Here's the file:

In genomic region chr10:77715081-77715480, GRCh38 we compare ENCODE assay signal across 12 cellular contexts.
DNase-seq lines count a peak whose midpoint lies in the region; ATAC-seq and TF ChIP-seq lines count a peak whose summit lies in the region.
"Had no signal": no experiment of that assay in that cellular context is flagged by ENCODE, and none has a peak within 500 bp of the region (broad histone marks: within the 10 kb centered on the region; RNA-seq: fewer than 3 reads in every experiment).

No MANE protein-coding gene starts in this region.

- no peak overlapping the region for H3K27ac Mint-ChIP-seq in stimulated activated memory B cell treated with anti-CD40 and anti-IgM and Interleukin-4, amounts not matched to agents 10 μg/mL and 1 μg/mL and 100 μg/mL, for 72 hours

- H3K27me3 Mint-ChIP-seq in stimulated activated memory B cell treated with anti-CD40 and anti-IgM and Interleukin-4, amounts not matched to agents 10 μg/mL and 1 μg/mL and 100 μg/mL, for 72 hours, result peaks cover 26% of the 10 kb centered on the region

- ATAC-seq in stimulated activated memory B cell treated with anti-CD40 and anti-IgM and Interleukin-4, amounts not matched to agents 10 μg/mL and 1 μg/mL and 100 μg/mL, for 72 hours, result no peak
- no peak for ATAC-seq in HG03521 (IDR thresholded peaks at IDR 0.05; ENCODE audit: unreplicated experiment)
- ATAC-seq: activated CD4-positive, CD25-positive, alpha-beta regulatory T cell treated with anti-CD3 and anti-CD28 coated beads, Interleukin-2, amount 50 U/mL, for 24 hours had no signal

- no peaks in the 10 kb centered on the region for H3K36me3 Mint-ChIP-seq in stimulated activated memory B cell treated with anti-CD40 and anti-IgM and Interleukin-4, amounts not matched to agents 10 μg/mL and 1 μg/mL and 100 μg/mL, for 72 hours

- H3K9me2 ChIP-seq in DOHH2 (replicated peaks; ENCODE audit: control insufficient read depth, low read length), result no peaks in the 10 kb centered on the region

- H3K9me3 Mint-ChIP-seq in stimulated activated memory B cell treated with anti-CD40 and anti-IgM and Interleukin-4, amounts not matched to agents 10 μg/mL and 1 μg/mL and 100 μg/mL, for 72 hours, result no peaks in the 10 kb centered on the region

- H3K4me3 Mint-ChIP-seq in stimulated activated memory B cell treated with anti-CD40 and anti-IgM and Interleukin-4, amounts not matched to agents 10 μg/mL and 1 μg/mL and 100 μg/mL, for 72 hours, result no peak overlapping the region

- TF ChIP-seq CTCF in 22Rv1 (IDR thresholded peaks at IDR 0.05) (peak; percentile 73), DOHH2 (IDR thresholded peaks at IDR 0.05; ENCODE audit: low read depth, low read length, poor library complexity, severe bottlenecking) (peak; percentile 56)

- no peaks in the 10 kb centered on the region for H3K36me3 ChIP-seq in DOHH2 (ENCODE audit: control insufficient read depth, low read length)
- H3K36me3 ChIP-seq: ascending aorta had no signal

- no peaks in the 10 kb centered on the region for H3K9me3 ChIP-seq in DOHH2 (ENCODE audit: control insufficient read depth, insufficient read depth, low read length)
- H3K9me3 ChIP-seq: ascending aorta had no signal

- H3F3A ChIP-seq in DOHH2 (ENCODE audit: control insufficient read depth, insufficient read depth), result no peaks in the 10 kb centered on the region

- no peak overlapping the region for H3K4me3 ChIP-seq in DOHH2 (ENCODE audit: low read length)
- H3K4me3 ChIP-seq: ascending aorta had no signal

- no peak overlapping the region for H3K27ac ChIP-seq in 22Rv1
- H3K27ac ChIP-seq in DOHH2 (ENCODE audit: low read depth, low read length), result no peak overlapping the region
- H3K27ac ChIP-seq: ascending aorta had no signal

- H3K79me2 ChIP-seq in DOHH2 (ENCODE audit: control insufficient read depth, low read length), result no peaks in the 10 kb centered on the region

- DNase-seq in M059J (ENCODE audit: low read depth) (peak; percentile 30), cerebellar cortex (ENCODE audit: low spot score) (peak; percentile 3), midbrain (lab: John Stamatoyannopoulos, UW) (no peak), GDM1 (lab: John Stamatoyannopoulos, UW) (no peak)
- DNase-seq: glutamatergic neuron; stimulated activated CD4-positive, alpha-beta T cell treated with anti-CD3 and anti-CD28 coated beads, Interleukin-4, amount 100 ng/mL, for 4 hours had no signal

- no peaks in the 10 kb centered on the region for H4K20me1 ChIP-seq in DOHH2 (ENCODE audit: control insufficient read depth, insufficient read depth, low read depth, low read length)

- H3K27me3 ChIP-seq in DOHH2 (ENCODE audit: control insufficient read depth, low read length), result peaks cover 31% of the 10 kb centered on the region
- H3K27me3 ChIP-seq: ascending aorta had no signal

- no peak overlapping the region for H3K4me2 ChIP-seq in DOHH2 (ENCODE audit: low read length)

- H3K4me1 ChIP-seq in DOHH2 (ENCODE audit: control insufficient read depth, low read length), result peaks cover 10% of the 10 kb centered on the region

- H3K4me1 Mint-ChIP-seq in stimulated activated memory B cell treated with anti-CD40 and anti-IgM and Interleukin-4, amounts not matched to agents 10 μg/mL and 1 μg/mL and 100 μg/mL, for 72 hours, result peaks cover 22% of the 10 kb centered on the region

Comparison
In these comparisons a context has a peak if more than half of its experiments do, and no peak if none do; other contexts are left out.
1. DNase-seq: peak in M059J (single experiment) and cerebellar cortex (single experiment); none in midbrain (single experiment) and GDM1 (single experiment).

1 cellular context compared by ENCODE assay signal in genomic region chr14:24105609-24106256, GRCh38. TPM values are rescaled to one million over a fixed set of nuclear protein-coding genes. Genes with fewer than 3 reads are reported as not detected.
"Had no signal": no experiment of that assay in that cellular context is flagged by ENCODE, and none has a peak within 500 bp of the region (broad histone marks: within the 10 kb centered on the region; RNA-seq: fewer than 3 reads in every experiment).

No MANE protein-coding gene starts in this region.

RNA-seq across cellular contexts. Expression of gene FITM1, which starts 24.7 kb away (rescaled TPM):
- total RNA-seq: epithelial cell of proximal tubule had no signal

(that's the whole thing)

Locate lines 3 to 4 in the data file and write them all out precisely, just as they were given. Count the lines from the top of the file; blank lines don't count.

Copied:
"Had no signal": no experiment of that assay in that cellular context is flagged by ENCODE, and none has a peak within 500 bp of the region (broad histone marks: within the 10 kb centered on the region; RNA-seq: fewer than 3 reads in every experiment).

No MANE protein-coding gene starts in this region.